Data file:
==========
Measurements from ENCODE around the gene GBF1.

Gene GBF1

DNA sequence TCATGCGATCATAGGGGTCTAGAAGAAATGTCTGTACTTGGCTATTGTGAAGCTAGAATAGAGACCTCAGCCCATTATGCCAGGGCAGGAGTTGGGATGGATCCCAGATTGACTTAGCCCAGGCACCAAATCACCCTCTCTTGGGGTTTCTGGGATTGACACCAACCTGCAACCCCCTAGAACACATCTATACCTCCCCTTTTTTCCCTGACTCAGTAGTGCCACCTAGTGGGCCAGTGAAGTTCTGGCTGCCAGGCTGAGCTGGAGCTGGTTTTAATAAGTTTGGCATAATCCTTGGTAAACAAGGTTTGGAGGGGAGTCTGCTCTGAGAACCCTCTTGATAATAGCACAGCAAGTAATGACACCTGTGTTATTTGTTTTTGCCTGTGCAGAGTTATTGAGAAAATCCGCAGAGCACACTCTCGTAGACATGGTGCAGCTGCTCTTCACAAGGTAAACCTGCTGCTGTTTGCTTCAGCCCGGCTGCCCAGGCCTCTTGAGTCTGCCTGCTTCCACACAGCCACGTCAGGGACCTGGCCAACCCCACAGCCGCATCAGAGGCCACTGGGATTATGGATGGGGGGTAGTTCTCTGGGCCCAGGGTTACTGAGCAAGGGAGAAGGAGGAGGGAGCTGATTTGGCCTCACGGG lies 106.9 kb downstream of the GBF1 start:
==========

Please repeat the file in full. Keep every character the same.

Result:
Measurements from ENCODE around the gene GBF1.

Gene GBF1

DNA sequence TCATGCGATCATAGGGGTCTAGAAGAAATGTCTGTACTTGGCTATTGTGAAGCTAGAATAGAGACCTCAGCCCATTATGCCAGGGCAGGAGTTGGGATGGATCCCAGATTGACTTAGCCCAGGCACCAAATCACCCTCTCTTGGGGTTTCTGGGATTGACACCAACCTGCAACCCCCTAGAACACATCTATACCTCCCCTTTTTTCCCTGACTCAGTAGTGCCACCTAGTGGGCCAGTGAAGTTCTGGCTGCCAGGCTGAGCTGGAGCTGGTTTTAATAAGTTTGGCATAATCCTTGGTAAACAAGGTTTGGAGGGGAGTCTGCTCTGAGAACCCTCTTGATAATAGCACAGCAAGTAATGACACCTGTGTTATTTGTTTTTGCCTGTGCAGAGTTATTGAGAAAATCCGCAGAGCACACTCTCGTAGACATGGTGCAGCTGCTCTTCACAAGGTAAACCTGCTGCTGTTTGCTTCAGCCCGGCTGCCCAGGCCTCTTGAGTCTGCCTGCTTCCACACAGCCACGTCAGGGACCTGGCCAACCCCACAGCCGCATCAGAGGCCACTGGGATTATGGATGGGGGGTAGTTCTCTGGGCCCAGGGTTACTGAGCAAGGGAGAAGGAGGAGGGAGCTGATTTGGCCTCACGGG lies 106.9 kb downstream of the GBF1 start: